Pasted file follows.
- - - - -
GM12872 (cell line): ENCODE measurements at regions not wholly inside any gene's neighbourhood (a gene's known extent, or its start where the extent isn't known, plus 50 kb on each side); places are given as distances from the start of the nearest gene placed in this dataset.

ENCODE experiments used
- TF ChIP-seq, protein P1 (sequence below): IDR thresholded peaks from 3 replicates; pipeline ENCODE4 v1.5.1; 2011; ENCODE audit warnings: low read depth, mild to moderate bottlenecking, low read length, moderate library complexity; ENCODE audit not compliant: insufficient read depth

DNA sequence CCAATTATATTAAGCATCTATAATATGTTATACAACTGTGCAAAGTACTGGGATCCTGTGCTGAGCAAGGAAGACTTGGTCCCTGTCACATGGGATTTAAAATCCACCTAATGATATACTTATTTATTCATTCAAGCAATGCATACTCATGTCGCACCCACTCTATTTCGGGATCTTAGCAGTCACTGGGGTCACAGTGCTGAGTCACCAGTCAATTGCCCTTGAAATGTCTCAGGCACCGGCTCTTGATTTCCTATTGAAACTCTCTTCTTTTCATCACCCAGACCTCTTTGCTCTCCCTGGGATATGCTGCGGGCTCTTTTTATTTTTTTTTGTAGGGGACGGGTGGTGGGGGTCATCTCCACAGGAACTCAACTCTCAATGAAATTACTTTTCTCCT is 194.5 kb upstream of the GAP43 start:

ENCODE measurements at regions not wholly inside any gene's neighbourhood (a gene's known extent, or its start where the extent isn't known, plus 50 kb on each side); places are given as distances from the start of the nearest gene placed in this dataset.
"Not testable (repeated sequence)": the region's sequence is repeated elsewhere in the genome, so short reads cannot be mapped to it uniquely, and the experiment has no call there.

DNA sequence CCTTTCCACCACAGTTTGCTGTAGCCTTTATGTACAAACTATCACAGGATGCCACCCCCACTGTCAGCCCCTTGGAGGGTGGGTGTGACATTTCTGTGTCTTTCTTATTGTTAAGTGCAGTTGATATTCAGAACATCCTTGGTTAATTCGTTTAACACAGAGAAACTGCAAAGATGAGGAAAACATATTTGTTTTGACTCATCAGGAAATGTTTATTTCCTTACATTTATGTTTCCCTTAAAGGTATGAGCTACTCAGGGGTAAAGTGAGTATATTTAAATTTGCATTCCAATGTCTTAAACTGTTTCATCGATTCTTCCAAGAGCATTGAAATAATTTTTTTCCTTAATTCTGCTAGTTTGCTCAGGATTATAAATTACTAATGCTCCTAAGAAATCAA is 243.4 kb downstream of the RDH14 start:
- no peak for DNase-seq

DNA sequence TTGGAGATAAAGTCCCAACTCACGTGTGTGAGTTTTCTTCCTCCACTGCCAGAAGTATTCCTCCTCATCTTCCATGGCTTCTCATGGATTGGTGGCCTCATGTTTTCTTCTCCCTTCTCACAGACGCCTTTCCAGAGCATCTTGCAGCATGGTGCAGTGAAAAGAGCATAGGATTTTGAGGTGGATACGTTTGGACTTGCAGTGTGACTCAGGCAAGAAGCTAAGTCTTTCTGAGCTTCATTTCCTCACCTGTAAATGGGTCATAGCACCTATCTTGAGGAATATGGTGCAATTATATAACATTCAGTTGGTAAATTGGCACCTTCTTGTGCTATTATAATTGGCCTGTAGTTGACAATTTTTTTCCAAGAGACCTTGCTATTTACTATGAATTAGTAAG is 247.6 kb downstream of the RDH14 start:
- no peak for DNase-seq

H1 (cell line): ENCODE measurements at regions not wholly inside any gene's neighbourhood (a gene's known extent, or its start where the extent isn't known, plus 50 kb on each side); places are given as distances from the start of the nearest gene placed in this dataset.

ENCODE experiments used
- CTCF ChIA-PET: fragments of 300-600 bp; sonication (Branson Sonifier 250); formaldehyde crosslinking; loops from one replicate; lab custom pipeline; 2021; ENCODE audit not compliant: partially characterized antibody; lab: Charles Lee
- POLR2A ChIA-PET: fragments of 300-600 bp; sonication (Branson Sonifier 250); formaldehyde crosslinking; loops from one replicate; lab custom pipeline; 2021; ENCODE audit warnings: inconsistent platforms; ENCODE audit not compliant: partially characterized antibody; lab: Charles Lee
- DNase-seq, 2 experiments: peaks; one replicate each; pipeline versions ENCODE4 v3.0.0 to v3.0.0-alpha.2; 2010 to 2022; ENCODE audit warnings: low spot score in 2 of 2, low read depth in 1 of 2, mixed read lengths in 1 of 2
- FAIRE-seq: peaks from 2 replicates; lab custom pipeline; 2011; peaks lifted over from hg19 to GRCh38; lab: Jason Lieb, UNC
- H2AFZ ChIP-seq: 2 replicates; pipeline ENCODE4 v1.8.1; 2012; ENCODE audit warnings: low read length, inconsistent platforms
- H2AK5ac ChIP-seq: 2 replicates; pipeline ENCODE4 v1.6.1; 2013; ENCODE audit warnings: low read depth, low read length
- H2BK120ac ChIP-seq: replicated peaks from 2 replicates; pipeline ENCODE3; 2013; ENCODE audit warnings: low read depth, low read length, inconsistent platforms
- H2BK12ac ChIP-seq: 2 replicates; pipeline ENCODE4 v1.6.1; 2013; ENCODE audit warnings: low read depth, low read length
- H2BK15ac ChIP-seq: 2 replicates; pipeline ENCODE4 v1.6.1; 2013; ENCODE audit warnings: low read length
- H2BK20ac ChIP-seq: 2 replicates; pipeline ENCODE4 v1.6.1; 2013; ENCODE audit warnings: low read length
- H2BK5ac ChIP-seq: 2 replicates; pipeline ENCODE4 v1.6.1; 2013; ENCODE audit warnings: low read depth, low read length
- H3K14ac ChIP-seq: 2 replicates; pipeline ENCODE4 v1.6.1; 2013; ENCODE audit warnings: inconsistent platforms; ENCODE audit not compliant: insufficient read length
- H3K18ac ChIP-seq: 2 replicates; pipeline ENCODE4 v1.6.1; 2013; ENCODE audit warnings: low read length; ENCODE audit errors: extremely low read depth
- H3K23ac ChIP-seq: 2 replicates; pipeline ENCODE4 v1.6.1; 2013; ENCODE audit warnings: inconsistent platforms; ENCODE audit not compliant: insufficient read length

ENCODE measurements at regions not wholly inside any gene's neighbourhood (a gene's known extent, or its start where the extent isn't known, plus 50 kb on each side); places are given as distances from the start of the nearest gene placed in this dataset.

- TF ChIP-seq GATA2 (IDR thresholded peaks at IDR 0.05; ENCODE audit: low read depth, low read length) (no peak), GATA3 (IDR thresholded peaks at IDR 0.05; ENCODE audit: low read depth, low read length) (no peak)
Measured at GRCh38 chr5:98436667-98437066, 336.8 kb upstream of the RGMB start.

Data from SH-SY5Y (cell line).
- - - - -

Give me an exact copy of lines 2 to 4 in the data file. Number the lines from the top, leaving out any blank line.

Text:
ENCODE experiments used
- TF ChIP-seq, protein P1 (sequence below): IDR thresholded peaks from 3 replicates; pipeline ENCODE4 v1.5.1; 2011; ENCODE audit warnings: low read depth, mild to moderate bottlenecking, low read length, moderate library complexity; ENCODE audit not compliant: insufficient read depth

DNA sequence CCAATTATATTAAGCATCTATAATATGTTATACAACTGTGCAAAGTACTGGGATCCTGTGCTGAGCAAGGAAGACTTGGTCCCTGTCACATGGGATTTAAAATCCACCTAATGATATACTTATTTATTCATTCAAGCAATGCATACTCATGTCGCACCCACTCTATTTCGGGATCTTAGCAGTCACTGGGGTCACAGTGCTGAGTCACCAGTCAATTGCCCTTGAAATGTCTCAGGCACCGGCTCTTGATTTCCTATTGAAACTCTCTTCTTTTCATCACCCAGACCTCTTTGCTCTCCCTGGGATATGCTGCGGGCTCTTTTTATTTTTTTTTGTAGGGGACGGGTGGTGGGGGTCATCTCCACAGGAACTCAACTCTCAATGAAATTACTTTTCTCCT is 194.5 kb upstream of the GAP43 start: